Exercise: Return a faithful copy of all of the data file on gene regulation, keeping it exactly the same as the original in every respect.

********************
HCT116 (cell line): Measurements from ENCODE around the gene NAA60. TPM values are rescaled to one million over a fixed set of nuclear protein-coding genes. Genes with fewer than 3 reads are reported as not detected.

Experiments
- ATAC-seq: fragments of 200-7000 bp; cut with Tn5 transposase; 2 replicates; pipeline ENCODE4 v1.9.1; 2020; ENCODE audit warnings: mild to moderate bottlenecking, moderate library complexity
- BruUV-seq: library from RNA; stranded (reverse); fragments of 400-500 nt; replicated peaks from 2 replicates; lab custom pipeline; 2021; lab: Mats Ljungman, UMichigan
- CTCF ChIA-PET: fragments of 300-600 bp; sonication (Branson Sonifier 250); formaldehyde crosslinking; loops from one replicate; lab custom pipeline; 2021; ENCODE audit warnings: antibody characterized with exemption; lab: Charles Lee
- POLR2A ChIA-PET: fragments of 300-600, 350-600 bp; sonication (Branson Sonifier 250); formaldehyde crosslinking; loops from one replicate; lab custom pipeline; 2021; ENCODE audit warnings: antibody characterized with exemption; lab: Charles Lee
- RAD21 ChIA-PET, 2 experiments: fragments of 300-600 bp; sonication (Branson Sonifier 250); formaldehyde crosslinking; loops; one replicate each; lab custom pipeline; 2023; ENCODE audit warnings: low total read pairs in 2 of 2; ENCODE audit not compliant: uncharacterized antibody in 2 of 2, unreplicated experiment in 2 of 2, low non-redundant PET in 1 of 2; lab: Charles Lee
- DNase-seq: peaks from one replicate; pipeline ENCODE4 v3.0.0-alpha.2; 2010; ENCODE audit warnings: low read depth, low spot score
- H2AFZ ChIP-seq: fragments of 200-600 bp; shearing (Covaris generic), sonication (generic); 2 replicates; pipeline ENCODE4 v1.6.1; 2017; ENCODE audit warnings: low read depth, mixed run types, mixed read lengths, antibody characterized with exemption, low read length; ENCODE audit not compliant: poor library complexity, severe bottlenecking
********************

HCT116 (cell line): Measurements from ENCODE around the gene NAA60. TPM values are rescaled to one million over a fixed set of nuclear protein-coding genes. Genes with fewer than 3 reads are reported as not detected.

Experiments
- ATAC-seq: fragments of 200-7000 bp; cut with Tn5 transposase; 2 replicates; pipeline ENCODE4 v1.9.1; 2020; ENCODE audit warnings: mild to moderate bottlenecking, moderate library complexity
- BruUV-seq: library from RNA; stranded (reverse); fragments of 400-500 nt; replicated peaks from 2 replicates; lab custom pipeline; 2021; lab: Mats Ljungman, UMichigan
- CTCF ChIA-PET: fragments of 300-600 bp; sonication (Branson Sonifier 250); formaldehyde crosslinking; loops from one replicate; lab custom pipeline; 2021; ENCODE audit warnings: antibody characterized with exemption; lab: Charles Lee
- POLR2A ChIA-PET: fragments of 300-600, 350-600 bp; sonication (Branson Sonifier 250); formaldehyde crosslinking; loops from one replicate; lab custom pipeline; 2021; ENCODE audit warnings: antibody characterized with exemption; lab: Charles Lee
- RAD21 ChIA-PET, 2 experiments: fragments of 300-600 bp; sonication (Branson Sonifier 250); formaldehyde crosslinking; loops; one replicate each; lab custom pipeline; 2023; ENCODE audit warnings: low total read pairs in 2 of 2; ENCODE audit not compliant: uncharacterized antibody in 2 of 2, unreplicated experiment in 2 of 2, low non-redundant PET in 1 of 2; lab: Charles Lee
- DNase-seq: peaks from one replicate; pipeline ENCODE4 v3.0.0-alpha.2; 2010; ENCODE audit warnings: low read depth, low spot score
- H2AFZ ChIP-seq: fragments of 200-600 bp; shearing (Covaris generic), sonication (generic); 2 replicates; pipeline ENCODE4 v1.6.1; 2017; ENCODE audit warnings: low read depth, mixed run types, mixed read lengths, antibody characterized with exemption, low read length; ENCODE audit not compliant: poor library complexity, severe bottlenecking